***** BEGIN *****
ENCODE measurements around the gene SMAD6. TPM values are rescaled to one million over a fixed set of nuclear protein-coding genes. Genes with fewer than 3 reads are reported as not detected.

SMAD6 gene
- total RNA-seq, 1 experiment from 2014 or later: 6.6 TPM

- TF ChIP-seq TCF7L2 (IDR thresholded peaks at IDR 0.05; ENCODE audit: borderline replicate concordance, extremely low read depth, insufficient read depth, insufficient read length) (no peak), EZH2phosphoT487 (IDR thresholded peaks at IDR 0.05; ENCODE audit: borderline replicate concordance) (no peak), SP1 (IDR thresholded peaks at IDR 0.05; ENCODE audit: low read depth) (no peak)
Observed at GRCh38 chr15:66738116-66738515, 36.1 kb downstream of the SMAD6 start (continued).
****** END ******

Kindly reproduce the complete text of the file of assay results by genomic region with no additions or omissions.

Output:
ENCODE measurements around the gene SMAD6. TPM values are rescaled to one million over a fixed set of nuclear protein-coding genes. Genes with fewer than 3 reads are reported as not detected.

SMAD6 gene
- total RNA-seq, 1 experiment from 2014 or later: 6.6 TPM

- TF ChIP-seq TCF7L2 (IDR thresholded peaks at IDR 0.05; ENCODE audit: borderline replicate concordance, extremely low read depth, insufficient read depth, insufficient read length) (no peak), EZH2phosphoT487 (IDR thresholded peaks at IDR 0.05; ENCODE audit: borderline replicate concordance) (no peak), SP1 (IDR thresholded peaks at IDR 0.05; ENCODE audit: low read depth) (no peak)
Observed at GRCh38 chr15:66738116-66738515, 36.1 kb downstream of the SMAD6 start (continued).